To me, Creative Commons licenses represent a platform for people who want to free human creativity and change the world for the better. Just imagine what would happen if enough bands, artists, photographers, illustrators and film makers would distribute their works for free and ask for no compensation. There would be an abundance of free music, photos, illustrations and film footage instantly available to everyone. Who do you think would pay expensive licenses to use commercial alternatives? Once the tipping point is reached it would spark an enormous creativity and positive energy among people. Companies would probably also start using the free material to save money, not realizing that in doing so they would undermine the market system which they are part of. Furthermore, this shift would not necessarily be limited to art but extend to other areas of human creativity as well. Imagine new ideas within technology and medicine being shared and co-created within their respective communities without patents and protection of designs. But that’s for later. Revolutions have a tendency to start with the artists, writers, thinkers and philosophers. If we free the arts, the rest will follow.
My humble contribution to this process is that I share my music for free under a Creative Commons license (Attribution – Share alike (BY-SA)). I thought long and hard about which license to choose. The sensible choice seemed to be the non-commercial license, but I changed my mind after having read a discussion in an online forum where someone discussed the CC licences for music in comparison to the notions of ”freeware” and ”shareware” in the programming community. I then realized that setting a non-commercial restriction on music would hamper the movement towards a better world – so to speak. I’m not an idealist and I’m not exaggerating my own role. But I am trying to live life by the saying ”be the change you want to see in the world”.
Publishing my songs on Jamendo came naturally after I realized what I wanted to do. I think I just googled ”free music” and Jamendo was the first hit. After checking it out I decided it was the right place for my music.
Do you earn money with your music? How?
Except from donations, no. For a long time I considered making music an expensive hobby. I used to say: ”Some play golf. I play music instead. It’s just as expensive and time consuming, but it makes more people happy.” I’ve given up on ever making any money off my music. I’ll just do it anyway, because I love it and to reach out to people. It was actually a huge relief when I gave up the thought of “making it” in the music business. I realized that it is the money system itself that holds us back. The struggle for money keeps people trapped and it kills creativity. As an alternative for the future I support a ”Resource Based Economy” as described by Jacque Fresco of the Venus Project. In the current monetary-market system, the major aim is profit. Everything else comes second, if considered at all. I’m not sure the planet will survive another hundred years of ruthless exploitation in the name of “economic growth”. In fact, I have just released a pop song to help raise awareness about one of the many flaws of the current system. It’s called ”Not made to last” and deals with the fact that cheap, low quality products that break easily are actually considered ”good” for the economy. No matter the actual ”cost” for nature. We gotta keep the wheels of economy turning, right?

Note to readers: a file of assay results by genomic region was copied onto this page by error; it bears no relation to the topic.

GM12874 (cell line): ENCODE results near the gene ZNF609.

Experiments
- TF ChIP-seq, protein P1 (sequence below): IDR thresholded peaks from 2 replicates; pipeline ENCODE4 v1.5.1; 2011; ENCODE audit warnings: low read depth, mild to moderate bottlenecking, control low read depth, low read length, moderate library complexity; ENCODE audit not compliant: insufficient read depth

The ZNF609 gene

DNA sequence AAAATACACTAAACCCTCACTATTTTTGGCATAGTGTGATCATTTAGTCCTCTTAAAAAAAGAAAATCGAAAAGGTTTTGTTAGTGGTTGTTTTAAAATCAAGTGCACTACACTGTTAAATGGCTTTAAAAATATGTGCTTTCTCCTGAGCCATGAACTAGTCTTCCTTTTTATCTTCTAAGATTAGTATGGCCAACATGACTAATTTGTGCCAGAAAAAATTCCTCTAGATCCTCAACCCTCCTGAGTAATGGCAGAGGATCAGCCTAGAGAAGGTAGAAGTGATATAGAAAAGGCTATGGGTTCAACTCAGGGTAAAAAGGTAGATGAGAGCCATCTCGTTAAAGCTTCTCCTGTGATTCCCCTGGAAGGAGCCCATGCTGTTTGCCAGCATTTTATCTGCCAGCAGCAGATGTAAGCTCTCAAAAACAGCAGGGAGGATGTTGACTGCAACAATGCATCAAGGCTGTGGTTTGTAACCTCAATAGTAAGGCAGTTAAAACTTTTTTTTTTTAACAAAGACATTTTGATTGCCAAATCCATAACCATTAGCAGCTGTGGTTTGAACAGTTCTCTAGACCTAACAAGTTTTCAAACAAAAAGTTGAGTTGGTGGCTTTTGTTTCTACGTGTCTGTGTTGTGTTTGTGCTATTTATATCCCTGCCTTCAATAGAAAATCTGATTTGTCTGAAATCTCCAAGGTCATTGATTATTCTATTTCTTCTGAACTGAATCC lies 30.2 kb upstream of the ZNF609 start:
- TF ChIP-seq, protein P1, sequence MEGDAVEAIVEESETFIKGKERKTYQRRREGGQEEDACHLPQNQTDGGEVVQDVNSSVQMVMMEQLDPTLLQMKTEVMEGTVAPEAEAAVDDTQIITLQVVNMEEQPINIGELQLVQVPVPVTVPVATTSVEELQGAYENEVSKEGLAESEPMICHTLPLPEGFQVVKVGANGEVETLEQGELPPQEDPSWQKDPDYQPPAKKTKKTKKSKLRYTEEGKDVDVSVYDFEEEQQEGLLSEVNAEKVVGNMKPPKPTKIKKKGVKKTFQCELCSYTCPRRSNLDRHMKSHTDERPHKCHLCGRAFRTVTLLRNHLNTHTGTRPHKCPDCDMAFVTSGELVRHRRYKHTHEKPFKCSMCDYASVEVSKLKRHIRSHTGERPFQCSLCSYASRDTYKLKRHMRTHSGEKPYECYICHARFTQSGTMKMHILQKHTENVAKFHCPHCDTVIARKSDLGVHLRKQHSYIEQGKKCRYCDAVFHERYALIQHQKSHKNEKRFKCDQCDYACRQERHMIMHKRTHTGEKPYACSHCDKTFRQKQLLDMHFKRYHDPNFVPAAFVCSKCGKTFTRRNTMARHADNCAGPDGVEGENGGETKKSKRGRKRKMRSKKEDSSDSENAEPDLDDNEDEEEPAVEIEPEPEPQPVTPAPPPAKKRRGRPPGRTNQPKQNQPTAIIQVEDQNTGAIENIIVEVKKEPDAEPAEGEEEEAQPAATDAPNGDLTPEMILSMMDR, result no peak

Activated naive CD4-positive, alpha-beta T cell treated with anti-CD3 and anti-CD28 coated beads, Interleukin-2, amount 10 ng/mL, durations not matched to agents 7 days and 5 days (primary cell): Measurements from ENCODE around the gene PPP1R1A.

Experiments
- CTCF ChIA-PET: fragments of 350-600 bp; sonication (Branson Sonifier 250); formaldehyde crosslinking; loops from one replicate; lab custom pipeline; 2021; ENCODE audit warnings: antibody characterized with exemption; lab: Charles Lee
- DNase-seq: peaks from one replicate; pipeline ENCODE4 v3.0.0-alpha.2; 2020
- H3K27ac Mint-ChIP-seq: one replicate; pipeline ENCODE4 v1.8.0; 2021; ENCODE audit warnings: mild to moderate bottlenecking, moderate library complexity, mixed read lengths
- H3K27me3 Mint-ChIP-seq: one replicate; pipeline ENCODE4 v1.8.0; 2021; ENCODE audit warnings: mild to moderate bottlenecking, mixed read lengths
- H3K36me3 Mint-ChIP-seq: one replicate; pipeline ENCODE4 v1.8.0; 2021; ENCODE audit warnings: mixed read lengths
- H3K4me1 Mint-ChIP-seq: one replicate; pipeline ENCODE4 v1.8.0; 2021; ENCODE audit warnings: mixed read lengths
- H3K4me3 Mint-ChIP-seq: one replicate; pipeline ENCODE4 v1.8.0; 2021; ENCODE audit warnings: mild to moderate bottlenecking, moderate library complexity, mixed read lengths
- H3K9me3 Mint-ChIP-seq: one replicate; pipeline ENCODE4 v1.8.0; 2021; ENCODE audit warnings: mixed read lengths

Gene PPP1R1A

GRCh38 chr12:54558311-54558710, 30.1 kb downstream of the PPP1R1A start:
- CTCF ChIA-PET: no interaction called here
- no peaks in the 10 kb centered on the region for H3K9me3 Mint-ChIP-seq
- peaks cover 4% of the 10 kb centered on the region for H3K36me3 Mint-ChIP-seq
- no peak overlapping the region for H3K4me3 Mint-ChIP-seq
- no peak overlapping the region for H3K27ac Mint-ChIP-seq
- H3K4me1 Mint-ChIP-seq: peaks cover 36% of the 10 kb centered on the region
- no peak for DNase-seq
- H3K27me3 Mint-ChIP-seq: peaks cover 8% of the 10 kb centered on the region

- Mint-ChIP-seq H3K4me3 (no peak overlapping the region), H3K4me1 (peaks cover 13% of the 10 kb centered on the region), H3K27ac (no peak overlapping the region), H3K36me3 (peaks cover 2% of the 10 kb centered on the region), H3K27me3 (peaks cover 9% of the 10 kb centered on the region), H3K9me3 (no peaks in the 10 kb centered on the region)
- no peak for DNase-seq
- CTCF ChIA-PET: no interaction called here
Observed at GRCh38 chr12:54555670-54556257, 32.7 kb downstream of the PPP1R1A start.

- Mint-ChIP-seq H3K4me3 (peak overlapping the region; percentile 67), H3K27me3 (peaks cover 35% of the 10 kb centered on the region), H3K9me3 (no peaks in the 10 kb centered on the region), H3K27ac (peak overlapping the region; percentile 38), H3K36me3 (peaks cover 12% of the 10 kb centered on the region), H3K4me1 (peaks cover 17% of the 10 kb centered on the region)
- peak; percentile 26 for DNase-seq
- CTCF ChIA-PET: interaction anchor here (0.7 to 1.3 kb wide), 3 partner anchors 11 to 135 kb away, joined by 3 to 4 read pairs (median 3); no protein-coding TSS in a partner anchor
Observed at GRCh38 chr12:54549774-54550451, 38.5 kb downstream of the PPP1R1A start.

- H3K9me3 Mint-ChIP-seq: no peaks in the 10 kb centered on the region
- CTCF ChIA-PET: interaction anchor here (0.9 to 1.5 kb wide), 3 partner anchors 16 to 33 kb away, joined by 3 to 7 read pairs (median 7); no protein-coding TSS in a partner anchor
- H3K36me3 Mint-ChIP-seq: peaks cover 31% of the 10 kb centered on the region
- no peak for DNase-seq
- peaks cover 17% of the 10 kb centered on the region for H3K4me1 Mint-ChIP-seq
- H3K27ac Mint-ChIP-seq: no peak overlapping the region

Do you do concerts?
I don’t have time to go on the road nowadays. I’ve got a daytime job and two kids. When I do concerts, it’s only because I really want to as there is no money in it. A few years ago I went to London for a couple of shows. And I intend to do more acoustic sets in the near future. It’s easy to do concerts when all you need to bring is yourself and a guitar.
Which has been the best and the worst moment you have ever had during your work in Orphan Songs?
I can’t recall any major catastrophes, although the break-up my old band Eyedrop left an emptiness at the time. My major concern today is finding the time to record. I have so many ideas for songs, but very little time for arranging, recording and mixing. I could make music all day long.
This is an English version of a recent interview in Spanish web magazine “The Cool News”.
Spanish version is here.